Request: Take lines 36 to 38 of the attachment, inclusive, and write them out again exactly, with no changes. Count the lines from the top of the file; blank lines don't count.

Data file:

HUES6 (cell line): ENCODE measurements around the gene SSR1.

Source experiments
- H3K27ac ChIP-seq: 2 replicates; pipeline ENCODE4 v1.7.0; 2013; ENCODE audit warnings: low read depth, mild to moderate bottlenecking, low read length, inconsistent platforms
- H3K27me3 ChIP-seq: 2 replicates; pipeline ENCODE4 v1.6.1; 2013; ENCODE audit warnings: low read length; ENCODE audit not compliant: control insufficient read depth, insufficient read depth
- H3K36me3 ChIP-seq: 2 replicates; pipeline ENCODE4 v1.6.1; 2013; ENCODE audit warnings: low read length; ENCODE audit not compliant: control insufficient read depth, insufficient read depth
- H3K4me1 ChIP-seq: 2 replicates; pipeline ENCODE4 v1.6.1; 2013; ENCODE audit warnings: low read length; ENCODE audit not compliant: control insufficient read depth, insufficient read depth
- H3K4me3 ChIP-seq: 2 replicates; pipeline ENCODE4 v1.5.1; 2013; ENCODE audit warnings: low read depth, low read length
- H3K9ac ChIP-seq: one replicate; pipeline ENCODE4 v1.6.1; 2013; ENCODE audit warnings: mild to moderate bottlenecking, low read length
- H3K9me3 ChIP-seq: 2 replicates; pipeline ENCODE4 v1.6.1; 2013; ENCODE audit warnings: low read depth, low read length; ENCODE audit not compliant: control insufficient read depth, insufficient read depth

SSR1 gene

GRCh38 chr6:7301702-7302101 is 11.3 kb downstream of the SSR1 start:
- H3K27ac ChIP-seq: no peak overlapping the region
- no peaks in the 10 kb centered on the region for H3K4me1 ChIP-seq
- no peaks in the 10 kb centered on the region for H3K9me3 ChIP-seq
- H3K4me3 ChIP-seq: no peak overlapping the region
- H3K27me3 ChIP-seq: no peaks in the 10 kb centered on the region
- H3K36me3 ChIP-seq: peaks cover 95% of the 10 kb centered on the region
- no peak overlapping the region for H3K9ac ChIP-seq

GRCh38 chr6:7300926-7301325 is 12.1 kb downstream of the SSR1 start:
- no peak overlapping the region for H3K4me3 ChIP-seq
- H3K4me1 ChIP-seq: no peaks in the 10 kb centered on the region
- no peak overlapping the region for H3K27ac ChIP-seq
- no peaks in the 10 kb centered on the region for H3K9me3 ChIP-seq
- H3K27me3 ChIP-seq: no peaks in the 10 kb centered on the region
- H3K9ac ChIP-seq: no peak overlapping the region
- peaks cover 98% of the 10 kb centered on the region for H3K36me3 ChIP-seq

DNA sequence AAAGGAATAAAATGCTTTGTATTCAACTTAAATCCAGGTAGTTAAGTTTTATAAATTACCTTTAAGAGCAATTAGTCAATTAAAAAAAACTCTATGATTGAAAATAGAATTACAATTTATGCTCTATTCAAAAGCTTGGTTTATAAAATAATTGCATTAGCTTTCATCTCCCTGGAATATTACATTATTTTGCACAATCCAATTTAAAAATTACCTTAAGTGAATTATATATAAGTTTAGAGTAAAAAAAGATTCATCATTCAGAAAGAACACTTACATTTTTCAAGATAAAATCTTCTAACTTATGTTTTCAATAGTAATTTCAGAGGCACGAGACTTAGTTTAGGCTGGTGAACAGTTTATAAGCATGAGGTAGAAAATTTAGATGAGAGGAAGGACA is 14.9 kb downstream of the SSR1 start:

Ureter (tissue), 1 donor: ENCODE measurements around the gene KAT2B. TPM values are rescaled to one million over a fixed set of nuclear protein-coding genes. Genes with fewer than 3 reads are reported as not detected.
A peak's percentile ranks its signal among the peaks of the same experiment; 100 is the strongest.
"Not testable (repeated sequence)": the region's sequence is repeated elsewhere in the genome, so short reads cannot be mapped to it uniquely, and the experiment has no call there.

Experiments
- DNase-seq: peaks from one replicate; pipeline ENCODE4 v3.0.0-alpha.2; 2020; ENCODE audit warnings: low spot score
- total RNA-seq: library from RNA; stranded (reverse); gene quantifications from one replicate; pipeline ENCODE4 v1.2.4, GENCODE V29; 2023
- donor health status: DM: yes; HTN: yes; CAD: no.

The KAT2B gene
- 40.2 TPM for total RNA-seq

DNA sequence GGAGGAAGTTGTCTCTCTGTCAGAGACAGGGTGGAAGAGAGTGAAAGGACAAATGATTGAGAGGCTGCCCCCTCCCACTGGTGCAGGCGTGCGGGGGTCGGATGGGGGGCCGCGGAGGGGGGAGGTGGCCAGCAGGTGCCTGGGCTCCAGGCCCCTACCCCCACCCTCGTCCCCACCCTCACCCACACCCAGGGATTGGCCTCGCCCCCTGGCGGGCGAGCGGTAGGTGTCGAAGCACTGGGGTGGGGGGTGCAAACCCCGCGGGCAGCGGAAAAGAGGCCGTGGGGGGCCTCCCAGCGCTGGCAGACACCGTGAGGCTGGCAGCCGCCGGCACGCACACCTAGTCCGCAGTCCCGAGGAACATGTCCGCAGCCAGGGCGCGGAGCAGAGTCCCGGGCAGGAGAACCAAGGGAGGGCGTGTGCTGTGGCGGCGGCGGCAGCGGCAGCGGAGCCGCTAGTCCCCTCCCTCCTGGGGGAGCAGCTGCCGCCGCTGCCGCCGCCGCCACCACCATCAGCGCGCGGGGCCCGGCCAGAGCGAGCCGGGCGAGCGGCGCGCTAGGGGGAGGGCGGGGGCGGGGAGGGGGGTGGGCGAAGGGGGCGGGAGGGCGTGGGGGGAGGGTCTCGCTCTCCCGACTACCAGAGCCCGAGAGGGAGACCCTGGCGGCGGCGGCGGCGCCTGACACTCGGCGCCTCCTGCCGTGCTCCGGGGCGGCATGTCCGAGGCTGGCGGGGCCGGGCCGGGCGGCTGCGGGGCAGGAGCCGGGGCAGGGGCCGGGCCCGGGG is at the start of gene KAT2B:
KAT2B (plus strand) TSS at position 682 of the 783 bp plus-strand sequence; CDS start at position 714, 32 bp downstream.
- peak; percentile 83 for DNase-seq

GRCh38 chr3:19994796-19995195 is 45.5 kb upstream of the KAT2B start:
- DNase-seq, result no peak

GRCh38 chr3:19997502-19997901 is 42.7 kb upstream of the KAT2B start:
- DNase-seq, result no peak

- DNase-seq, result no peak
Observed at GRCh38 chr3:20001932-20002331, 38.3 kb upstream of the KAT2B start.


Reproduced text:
- 40.2 TPM for total RNA-seq

DNA sequence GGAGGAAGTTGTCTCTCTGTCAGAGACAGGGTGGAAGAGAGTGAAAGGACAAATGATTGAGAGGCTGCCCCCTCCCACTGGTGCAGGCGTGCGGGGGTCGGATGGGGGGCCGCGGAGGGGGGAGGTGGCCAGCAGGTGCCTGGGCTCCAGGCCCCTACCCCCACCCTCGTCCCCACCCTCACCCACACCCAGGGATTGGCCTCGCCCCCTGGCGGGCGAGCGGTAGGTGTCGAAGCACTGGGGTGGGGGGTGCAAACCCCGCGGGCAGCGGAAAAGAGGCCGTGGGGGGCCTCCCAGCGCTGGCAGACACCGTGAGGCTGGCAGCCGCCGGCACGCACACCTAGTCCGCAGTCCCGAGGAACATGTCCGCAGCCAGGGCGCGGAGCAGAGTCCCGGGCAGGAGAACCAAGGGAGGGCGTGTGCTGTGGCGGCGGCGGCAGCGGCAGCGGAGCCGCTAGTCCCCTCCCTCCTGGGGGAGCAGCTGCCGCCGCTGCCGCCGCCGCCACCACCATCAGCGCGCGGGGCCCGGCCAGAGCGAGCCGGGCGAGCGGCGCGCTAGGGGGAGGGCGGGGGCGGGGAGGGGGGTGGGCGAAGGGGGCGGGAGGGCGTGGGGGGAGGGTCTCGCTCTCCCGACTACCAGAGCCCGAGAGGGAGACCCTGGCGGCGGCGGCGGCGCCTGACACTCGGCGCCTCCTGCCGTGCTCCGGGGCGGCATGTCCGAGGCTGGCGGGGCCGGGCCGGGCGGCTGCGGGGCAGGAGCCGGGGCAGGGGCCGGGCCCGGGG is at the start of gene KAT2B:
KAT2B (plus strand) TSS at position 682 of the 783 bp plus-strand sequence; CDS start at position 714, 32 bp downstream.